Best Practice in Cultural Built Heritage

Professional Associations



House_in_Killara__NSW_AustraliaBritish Standards (UK) has issued a guide to the conservation of historic buildings (BS 7913:2013). The standard describes best practice in the management and treatment of historic buildings. It applies to historic buildings with and without statutory protection. It takes one through all stages from initially looking at a building through to the completion of appropriate work. The standard does not apply to below ground archaeology or any other type of heritage asset such as movable objects or vehicles, but only to cultural built heritage including basements. It sets out to;

  • provide background information on the principles and practice of the conservation of historic buildings and sites when setting conservation policy, management strategy, procedures and implementation.
  • provide professional expertise: the conservation of historic buildings requires judgement based on an understanding of principles informed by experience and knowledge to be exercised when decisions are made. British Standards that apply to newer buildings might be inappropriate.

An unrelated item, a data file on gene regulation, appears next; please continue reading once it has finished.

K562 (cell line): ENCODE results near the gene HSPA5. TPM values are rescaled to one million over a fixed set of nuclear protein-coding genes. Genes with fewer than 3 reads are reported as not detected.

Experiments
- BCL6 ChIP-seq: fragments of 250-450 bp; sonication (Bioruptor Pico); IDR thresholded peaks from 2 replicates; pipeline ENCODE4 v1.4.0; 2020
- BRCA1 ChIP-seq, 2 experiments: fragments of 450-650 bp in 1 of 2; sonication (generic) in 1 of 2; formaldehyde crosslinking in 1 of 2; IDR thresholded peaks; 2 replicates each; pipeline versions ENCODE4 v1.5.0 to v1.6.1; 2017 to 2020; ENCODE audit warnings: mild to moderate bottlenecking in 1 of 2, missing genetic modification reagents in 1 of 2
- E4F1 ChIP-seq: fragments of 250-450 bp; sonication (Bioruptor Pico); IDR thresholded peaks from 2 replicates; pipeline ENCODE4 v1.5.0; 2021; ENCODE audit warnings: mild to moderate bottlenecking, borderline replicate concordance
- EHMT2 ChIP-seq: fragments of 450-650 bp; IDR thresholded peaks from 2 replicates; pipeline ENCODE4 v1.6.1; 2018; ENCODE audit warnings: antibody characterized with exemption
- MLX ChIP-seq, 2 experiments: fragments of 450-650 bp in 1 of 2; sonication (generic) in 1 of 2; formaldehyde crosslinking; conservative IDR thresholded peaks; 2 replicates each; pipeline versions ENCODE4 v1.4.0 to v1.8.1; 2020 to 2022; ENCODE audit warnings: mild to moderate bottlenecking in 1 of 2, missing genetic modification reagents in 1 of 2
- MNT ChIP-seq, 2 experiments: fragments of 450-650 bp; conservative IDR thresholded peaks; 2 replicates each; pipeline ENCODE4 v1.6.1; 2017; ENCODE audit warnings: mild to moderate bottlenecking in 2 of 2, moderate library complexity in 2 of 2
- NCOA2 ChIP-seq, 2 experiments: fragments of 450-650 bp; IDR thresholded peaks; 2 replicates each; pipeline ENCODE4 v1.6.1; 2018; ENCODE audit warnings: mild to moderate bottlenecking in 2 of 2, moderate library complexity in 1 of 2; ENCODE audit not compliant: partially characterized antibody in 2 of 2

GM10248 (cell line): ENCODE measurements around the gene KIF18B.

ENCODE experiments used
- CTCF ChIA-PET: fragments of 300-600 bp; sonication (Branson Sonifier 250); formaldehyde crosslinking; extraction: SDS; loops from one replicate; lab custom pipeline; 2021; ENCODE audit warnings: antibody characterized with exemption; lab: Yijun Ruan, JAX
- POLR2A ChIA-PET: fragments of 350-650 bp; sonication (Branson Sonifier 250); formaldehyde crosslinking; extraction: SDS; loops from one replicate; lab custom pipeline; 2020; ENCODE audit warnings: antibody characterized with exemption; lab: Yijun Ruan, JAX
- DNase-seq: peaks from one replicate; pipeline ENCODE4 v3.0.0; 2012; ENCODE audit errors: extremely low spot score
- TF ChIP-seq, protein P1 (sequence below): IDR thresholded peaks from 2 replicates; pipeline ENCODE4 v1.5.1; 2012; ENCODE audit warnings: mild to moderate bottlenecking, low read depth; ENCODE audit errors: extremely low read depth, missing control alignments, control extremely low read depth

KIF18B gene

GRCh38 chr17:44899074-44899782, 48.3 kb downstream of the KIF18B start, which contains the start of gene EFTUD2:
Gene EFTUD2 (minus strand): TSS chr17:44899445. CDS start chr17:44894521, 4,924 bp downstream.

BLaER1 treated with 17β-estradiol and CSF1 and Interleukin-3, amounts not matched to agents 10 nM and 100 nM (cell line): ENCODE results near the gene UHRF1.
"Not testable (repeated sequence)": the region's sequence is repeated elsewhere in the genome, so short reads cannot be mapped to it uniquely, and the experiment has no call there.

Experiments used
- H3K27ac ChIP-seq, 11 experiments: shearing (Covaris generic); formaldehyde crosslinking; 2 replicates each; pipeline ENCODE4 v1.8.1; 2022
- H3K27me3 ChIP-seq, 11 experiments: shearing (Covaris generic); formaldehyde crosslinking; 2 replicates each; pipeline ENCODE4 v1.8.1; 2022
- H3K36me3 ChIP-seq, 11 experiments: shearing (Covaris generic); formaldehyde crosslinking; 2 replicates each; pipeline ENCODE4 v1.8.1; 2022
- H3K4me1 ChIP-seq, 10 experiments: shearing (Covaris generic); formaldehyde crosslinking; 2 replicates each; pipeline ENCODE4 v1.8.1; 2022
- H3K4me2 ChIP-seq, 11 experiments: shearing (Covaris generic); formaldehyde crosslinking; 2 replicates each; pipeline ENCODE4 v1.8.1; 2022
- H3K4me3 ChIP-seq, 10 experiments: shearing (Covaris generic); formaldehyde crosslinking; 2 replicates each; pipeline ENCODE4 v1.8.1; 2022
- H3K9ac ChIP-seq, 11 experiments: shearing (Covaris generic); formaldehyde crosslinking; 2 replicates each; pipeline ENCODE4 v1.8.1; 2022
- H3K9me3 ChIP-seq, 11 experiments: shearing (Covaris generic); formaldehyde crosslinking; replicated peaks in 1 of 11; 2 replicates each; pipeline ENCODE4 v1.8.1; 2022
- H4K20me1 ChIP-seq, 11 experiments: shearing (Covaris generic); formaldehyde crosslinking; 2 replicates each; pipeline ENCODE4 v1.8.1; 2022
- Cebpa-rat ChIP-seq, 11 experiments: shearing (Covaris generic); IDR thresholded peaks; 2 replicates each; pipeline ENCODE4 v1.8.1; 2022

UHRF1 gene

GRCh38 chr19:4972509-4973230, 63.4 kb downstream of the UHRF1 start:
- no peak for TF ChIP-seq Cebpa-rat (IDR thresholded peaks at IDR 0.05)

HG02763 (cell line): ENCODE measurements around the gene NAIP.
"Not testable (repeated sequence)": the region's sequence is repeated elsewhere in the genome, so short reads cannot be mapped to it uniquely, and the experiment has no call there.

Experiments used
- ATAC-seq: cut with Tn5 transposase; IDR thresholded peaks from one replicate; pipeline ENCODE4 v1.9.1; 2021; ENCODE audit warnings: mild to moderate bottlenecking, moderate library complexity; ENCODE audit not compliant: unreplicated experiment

• balance conflicting pressure: such pressures often need to be balanced to assist good decision making. The standard offers good conservation guidance based on sound research evidence and the use of competent advisors and contractors.

1840s_house_in_Bourke_Street_Surry_Hills__NSW_AustraliaThe standard assists those who own, use, occupy and manage historic buildings as well as guiding professional contractors and others employed to work on their behalf and is used by decision makers and funders. It provides general background information on the principles of the conservation of historic buildings and sites, when setting conservation policy, management strategy and procedures for:

  • Building owners
  • Building managers
  • Archaeologists
  • Architects
  • Engineers
  • Surveyors
  • Contractors
  • Conservators
  • Planners
  • Conservation officers
  • Local authority building control officers